Karen: My very first "real" job was at my small town's comic shop. The phrase "shotgun shack" is an apt description; the space was about 8 feet wide and 25 feet long. With the long boxes stacked along either wall, the actual walking space from end to end was no more than 3 feet wide. It was cramped, with dim lighting and cracks in the walls. Yet, it was an honest to goodness real comic book shop, something I had never even imagined existed until Mr. Markgraf opened his store. (None of these pictures are of his shop -I simply added them for flavor.)
I was a regular customer from the age of 11 up. When I hit my teens, I struggled to find a job. I applied at all the usual places (the new mall was a popular site for teen job-seekers) but nothing came my way. Then, Mr. Markgraf asked me one day if I'd be interested in working in the shop part-time. As Mary Jane said to Peter Parker, "You just hit the jackpot!"
When I look back on it now I am amazed that my parents let me do it, as the days that I worked, I was the only person in the shop! But it really was a different world back then. Hiring me gave the owners a chance to have a few days off each week and even go on trips. I started out working two days a week but it moved up to three and sometimes four at a time. I'd also sometimes come in on Wednesdays and assist with putting the new comics out. Being alone in the shop usually wasn't scary though. Well, except for the time a guy I'd never seen before lurched through the door and asked me, "Are you alone in here?" That was a wee bit disturbing.
I knew I had a good thing going. I could read as many comics as I liked, for free. This was the early 80s and the independent market had come alive, so I was reading all sorts of stuff. It was here that I was first exposed to Elfquest and Nexus (back when Nexus was in a magazine format). Mr. Markgraf was a smart guy; he probably knew he'd get back a fair amount of what he paid me. At least I got a discount.
My friends enjoyed coming by, too. Most of them weren't comics fans but they were all geeks of one sort or another, and it had higher prestige with them than working at Hot Dog on a Stick. One of my friends did read comics and sometimes she and I would sit behind the register with a big stack of books to peruse.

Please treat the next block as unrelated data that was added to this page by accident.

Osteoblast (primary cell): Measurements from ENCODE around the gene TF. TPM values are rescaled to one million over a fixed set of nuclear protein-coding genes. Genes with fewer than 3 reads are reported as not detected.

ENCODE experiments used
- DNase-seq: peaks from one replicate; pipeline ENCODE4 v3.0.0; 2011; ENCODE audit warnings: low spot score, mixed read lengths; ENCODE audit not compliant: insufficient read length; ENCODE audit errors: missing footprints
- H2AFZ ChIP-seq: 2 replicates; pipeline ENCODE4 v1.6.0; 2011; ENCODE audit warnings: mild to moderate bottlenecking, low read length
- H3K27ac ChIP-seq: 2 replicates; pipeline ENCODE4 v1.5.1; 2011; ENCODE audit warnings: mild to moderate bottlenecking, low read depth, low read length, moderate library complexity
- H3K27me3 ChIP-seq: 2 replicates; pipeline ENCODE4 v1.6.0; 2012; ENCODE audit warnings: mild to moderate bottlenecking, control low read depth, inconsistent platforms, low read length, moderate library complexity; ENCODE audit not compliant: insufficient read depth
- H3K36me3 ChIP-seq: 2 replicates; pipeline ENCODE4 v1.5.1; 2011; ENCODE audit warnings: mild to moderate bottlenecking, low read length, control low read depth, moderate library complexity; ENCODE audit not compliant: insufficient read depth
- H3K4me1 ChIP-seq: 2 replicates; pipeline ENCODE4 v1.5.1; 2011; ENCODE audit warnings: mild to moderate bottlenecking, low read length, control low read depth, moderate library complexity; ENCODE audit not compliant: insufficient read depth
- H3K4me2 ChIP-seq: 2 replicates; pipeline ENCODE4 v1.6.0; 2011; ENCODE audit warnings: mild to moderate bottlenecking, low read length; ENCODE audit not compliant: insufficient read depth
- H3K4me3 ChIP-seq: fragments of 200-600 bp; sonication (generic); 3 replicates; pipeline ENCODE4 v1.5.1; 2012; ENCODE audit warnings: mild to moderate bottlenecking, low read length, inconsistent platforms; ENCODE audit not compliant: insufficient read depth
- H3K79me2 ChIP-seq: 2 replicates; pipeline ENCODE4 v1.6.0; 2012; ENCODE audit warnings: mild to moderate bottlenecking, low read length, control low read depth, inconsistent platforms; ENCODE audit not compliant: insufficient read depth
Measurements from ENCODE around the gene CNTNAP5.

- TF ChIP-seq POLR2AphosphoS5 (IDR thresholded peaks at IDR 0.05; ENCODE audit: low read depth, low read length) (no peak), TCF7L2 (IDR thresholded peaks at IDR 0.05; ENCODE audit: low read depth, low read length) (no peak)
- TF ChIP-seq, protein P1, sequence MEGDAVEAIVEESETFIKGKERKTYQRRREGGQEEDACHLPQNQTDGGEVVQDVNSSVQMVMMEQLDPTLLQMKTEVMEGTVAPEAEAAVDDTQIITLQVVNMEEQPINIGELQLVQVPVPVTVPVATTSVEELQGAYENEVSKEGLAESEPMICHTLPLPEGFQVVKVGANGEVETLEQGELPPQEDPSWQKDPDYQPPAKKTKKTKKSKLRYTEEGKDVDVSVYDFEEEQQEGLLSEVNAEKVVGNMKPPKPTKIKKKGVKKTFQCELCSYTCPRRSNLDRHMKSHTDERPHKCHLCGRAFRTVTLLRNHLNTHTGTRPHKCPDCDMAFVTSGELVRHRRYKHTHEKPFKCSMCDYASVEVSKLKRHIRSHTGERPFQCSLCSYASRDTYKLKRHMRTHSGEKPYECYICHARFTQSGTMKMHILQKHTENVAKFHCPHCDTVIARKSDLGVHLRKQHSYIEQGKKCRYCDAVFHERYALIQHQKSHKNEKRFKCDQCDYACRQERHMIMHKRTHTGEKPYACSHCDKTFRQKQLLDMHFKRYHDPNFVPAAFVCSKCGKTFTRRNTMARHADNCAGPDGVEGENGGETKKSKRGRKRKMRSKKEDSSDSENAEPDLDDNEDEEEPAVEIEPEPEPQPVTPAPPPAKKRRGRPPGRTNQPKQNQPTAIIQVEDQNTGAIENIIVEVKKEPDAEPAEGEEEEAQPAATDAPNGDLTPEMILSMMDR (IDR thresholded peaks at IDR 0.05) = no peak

Now don't think I didn't help the customers; I did. I offered suggestions, found back issues, and generally chatted them up. For the most part, it was fun meeting other fans. But there were always those customers that I dreaded seeing. There were the ones who you could smell as soon as they opened the door. In that confined space, especially in the summertime, and without an air conditioner, it was nearly lethal. There was the the shambling mess of man who had an ever-present crust of snot around his nose, who loved to share his knowledge. For hours. There was the uber nerd who would come in and start arguments with me over comics history. Even when I dug a book out to prove him wrong, he'd insist he was right.
Perhaps the worst though was the sheriff's deputy who was always trying to pick me up. Seriously, I was a teen-ager and this man must have been in late thirties. He'd come in, all puffed up in his uniform, with his pomaded hair and talk about some criminal he'd caught or some other exploit. A couple of times he pulled out his revolver to show me. He would ask if I was seeing anyone and I was smart enough to say yes. It didn't really deter him though.
But despite those things, it is a job I look back on fondly. When I go into comic shops now, I always scan them with my past in mind. I'm often awed at how much space some shops now have, or the great displays they put up. I always note the level of cleanliness, or lack thereof; whether the shop focuses on new product or has a strong back issue inventory; and of course, how they treat their customers. I've been in far too many stores where the employees never even acknowledge your presence. But that type of store seems to be disappearing. Most of the shops I have patronized in the last ten years make an effort to welcome their customers. There's been a lot of diversification, just to survive, and many shops are a combination of comic, game, and toy store. But one thing hasn't changed: the role of the shop as a place for comic geeks to get together and express their love -or hate! -for their hobby. I hear many of the same discussions now as I did then; oh sure, the names may change, but it's still pretty much the same. It's oddly reassuring.
With the decline of bookstores, I wonder if the comic shop is not far behind. Here in Phoenix, our biggest comic seller, Atomic Comics, went out of business suddenly last summer. All four stores closed. But thankfully a number of other stores appear to be going strong. I would really hate to see them disappear. Comic shops are like a safe haven, a clubhouse for comics fans where they can be themselves and find like-minded people. I suppose if they did disappear there would still be conventions, but it's not the same as having a place to go week after week in your own community. Long live the LCS!